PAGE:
U.K. Prosecutors Said to Plan New Libor Charges This YearSuzi Ring
The U.K. Serious Fraud Office is readying more criminal charges this year against traders in its Libor-manipulation probe, according to people with knowledge of the matter.
The charges will cover the rigging of several London interbank offered rate benchmarks, said one of the people, who asked not to be identified because the discussions are private. Libor rates are set daily for five currencies: dollar, sterling, euro, yen and Swiss franc.
“Our investigation into the manipulation of Libor continues,” the SFO said yesterday in an e-mailed statement. “Charges have so far been brought by the SFO against 12 people -- more will follow.”
Global authorities are investigating whether more than a dozen firms colluded to manipulate the benchmark used for more than $300 trillion of securities ranging from mortgages to student loans, with fines so far reaching almost $6.5 billion. The SFO is prosecuting ex-traders from institutions including Barclays Plc, ICAP Plc and RP Martin Holdings Ltd, all three of which have already settled investigations.
The London prosecutors have a list of more than 20 people it alleges were part of a conspiracy to rig yen-Libor, eight of whom have been charged already, one person said. The others already accused face prosecution for dollar-Libor rigging.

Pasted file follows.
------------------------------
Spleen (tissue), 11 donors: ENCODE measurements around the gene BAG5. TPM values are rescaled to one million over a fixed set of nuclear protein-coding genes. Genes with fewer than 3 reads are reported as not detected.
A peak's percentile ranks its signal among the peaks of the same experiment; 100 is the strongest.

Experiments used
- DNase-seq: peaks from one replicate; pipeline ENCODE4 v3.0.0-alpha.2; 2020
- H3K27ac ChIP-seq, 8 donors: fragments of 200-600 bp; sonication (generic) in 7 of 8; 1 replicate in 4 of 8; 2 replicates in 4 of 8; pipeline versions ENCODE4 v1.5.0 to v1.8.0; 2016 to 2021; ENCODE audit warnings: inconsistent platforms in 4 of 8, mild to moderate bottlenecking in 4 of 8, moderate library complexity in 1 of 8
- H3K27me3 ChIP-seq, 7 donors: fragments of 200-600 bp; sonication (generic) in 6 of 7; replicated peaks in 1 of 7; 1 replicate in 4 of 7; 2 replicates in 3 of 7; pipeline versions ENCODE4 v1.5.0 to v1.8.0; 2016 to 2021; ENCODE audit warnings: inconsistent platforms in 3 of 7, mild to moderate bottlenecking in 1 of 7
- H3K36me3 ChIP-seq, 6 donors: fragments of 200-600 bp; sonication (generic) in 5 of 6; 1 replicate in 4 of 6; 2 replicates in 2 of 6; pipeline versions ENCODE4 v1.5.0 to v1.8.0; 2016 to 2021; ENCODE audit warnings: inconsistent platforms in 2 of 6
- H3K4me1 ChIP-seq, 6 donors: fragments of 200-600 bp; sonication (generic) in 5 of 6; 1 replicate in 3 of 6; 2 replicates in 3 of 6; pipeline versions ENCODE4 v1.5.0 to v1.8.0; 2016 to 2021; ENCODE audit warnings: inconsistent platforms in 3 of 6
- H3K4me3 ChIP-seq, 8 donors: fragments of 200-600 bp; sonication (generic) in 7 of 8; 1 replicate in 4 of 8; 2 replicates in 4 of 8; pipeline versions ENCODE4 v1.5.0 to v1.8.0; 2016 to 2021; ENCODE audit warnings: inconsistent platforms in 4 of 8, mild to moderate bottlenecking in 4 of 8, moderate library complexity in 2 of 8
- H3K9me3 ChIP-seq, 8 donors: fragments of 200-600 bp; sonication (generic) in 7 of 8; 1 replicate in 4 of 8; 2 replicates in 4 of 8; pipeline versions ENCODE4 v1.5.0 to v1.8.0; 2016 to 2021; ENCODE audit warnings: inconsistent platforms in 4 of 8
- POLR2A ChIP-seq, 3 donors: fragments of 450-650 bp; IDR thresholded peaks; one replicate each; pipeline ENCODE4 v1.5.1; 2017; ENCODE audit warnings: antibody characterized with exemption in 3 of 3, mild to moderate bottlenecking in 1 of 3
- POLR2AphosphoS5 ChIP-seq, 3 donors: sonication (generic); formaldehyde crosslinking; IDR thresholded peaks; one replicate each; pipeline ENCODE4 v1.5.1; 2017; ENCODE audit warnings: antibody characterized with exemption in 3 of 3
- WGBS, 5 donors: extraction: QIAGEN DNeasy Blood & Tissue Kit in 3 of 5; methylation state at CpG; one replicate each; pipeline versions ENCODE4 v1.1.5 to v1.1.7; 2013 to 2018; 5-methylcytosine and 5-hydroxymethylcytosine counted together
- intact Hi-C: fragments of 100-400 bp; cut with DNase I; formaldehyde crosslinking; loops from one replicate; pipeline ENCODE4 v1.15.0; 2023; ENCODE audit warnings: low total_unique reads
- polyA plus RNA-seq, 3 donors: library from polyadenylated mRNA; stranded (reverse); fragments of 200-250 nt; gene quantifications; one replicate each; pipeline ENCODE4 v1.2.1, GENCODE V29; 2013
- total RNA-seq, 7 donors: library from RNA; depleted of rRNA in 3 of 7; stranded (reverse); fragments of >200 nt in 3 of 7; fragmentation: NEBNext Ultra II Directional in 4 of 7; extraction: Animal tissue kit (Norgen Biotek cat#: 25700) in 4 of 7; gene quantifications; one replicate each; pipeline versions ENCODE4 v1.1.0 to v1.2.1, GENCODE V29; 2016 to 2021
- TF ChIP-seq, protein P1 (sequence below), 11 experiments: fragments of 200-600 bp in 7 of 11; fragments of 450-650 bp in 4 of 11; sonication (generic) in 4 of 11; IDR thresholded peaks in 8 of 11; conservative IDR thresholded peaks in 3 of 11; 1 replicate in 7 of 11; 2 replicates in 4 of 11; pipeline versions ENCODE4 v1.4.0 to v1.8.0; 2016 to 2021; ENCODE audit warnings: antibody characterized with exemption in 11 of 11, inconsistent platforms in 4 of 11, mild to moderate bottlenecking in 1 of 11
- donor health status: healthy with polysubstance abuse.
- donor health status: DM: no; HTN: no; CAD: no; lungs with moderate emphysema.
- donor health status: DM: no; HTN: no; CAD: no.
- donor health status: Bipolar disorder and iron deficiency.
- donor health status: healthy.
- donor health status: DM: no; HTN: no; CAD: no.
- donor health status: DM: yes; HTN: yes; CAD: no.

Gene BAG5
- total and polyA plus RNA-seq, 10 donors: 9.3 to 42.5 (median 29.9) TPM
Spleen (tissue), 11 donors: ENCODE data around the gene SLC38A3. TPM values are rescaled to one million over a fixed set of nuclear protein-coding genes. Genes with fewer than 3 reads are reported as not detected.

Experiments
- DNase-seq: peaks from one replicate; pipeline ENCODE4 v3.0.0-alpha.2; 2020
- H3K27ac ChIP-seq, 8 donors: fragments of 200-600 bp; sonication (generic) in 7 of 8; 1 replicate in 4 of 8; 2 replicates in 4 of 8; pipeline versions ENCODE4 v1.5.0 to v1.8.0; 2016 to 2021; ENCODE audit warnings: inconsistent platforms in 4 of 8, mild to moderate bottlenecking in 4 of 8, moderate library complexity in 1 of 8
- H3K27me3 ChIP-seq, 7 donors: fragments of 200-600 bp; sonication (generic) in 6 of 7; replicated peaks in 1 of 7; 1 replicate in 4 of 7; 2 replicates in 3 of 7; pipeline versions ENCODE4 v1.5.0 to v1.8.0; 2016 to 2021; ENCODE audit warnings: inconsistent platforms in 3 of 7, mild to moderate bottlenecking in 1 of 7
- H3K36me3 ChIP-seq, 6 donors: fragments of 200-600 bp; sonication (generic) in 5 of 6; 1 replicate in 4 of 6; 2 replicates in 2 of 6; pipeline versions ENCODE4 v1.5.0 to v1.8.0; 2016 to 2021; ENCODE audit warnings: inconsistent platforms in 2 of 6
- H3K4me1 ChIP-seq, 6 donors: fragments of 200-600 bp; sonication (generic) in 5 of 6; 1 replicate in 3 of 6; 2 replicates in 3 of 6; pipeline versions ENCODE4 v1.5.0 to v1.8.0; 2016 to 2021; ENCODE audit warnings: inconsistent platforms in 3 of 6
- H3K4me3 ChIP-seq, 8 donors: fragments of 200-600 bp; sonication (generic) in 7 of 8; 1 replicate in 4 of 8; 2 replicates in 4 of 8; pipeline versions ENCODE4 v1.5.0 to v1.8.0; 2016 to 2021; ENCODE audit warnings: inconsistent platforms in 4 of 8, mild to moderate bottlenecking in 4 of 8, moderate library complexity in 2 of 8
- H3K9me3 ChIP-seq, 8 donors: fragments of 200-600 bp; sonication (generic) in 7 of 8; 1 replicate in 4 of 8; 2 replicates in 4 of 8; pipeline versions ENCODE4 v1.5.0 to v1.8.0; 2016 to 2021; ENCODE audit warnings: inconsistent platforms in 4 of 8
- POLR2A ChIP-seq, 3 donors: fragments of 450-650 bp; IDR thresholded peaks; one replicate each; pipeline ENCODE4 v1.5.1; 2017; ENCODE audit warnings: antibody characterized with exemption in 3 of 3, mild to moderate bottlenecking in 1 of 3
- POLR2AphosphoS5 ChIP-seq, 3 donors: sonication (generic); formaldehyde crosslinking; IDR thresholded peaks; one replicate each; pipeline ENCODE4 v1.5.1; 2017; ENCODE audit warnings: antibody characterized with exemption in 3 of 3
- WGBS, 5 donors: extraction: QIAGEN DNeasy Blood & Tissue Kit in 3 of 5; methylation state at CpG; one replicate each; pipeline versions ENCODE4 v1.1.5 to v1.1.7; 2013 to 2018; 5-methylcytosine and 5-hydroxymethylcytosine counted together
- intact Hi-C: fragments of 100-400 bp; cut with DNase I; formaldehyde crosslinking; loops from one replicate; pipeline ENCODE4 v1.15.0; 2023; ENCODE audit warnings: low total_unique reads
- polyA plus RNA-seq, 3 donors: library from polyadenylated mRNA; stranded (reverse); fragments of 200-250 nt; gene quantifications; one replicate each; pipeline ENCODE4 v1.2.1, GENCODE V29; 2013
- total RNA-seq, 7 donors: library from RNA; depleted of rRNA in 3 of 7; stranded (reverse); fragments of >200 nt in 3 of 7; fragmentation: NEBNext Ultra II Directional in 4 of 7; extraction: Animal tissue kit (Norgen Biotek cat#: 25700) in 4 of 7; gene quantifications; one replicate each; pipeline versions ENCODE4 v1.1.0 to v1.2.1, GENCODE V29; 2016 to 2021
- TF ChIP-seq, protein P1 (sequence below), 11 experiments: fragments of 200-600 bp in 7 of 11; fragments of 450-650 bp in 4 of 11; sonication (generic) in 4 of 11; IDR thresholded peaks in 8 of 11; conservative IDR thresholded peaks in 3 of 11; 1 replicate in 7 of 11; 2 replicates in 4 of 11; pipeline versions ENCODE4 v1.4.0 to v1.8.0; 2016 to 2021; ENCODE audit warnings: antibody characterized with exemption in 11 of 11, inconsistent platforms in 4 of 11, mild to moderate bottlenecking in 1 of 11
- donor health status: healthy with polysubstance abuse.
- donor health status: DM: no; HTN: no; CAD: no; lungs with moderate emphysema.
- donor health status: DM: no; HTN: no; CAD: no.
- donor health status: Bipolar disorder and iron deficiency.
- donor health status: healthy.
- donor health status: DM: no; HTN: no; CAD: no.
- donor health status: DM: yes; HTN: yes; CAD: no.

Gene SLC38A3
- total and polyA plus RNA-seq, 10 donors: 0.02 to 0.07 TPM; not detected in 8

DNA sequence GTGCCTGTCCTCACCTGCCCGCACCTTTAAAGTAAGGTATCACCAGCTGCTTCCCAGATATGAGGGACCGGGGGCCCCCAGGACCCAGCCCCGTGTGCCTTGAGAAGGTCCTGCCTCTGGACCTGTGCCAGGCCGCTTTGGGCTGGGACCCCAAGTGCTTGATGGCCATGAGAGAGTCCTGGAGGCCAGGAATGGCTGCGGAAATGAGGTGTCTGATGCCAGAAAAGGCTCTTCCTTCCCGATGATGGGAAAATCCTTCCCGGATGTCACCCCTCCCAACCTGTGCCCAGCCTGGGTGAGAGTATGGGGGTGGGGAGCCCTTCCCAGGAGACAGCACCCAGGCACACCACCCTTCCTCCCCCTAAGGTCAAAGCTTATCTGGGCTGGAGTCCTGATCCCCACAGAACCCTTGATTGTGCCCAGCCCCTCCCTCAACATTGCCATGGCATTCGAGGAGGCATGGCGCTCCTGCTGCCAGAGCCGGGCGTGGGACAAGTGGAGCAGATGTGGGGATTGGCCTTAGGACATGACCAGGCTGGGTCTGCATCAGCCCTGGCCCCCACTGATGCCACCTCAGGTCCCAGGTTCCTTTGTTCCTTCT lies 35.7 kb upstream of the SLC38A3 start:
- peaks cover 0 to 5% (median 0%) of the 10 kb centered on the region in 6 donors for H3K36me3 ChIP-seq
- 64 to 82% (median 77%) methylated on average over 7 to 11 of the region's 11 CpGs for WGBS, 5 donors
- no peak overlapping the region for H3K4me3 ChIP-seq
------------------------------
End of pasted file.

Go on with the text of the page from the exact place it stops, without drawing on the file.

The U.S. Justice Department has charged at least nine individuals. Some people have been accused in both countries.
The SFO, which began its probe after the Financial Conduct Authority, has asked the markets regulator in recent months to postpone discussions about civil fines for some traders accused of manipulating interbank rates while the SFO decides whether to charge them, two people said.
The prosecutors are seeking to avoid a trader contesting criminal proceedings saying a fair trial wouldn’t be possible if he’d been fined for similar behavior by the FCA, one person said. In the U.S., it’s common practice for civil authorities to put a case on hold to allow a parallel criminal case to go forward.
Chris Hamilton, an FCA spokesman, declined to comment.
The FCA sends notices to people and institutions when it’s concluded investigations, laying out the wrongdoing it claims to have uncovered and the penalty it plans to levy. Traders can appeal those findings to the Regulatory Decisions Committee, an internal FCA advisory panel made up of industry figures including lawyers and accountants. The SFO has requested these meetings be postponed.